Buttons! Cloth-Covered, Vegetable Ivory, and Pearl!

Submitted by Barbara Pelissier, Westhampton

Vintagesewingbuttons

Buttons image courtesy of Wikimedia

“The founder of the cloth-covered button industry was Samuel Williston, of Easthampton, Mass., who, with his wife in 1825, made the first set of cloth buttons ever produced in America.  Mr. Williston formed a partnership with Joel Hayden, and together they built a button factory at Haydenville, Mass., Mr. Hayden being the mechanic and Mr. Williston the proprietor. In a few years the business was moved to Easthampton, and has since become the Williston & Knight Company. In 1859, A. Critchlow, an Englishman, began to make buttons from vegetable ivory at Leeds, Mass., and subsequently became connected with the Williston & Knight Company, which has continued making a great variety of cloth and ivory buttons ever since. All of the pioneers of the American button industry arc now dead.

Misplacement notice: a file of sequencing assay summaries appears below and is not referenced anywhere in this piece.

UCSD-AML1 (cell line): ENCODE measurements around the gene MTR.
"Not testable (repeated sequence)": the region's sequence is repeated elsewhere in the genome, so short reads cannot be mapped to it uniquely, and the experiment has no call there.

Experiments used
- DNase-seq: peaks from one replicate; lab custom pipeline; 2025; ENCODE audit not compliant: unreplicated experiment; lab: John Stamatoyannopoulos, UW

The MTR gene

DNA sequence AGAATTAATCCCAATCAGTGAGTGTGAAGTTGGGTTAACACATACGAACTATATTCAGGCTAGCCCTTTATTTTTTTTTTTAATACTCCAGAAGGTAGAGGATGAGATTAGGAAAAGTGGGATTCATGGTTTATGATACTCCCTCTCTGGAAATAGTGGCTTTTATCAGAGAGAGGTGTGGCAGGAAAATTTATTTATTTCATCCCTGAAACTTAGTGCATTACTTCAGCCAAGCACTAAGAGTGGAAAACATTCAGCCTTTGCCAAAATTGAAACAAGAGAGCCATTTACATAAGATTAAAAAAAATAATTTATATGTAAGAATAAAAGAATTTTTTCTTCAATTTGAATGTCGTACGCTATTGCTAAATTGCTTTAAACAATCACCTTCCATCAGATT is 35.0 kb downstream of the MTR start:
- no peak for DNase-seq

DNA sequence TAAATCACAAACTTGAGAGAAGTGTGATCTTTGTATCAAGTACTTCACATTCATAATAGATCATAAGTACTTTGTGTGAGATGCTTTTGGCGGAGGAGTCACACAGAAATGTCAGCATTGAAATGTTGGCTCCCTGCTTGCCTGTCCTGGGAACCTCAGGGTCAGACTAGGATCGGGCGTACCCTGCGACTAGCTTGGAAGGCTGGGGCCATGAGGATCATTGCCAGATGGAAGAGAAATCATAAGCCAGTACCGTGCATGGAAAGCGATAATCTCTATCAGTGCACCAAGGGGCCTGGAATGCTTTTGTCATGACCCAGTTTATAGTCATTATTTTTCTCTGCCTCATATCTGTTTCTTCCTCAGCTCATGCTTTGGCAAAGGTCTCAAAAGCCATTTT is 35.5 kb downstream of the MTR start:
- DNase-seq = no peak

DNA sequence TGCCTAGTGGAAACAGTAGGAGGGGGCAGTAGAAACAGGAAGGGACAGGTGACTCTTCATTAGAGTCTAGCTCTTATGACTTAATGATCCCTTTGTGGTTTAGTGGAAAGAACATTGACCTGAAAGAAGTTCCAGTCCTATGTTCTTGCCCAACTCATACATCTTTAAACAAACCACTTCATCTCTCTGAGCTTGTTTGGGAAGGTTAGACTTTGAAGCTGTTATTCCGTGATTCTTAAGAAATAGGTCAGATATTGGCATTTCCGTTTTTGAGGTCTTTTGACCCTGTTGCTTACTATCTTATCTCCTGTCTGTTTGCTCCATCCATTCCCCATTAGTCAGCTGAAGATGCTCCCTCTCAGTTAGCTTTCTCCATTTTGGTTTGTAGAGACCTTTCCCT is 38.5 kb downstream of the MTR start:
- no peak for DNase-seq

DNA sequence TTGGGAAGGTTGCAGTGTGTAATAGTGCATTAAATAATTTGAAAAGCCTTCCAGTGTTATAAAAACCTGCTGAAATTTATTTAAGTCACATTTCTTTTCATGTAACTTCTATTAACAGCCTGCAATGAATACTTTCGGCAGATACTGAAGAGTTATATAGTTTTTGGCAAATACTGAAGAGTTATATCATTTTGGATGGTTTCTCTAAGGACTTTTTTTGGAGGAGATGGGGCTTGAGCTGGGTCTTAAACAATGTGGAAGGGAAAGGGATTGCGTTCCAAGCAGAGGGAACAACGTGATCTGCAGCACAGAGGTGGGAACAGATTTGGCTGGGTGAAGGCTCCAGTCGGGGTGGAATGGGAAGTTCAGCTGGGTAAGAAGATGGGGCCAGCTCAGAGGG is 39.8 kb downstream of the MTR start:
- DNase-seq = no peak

In the manufacture of pearl buttons, which are a most expensive kind, America has not done much until late years. The Newell Brothers Manufacturing Company, of Springfield, Mass., was one of the first firms to begin it. This company was established at Longmeadow, Mass., in 1848, by Nelson C. Newell, his brother, S. R. Newell, and D. Chandler. The firm has always made a great variety of buttons, including cloth-covered, vegetable-ivory, composition, India-rubber, and pearl buttons. Of the hard buttons, vegetable ivory is one of the principal materials, as it can be dyed any color and makes a hard, durable button. Composition buttons have come into use largely of late years, while cloth-covered and pearl buttons are always in demand for dress-wear.

Button making is an industry in which the cost of production is in large part labor, so that, with the high wages paid in America in the face of foreign competition, it has not reached the proportions of some other industries. Despite this, it is estimated that ninety per-cent of the cloth buttons consumed in the United States are of domestic manufacture, and a like percentage of the brass buttons.”   — from 1795-1895: One Hundred Years of American Commerce, Vol. 2, by Chauncey Mitchell Depew, 1895

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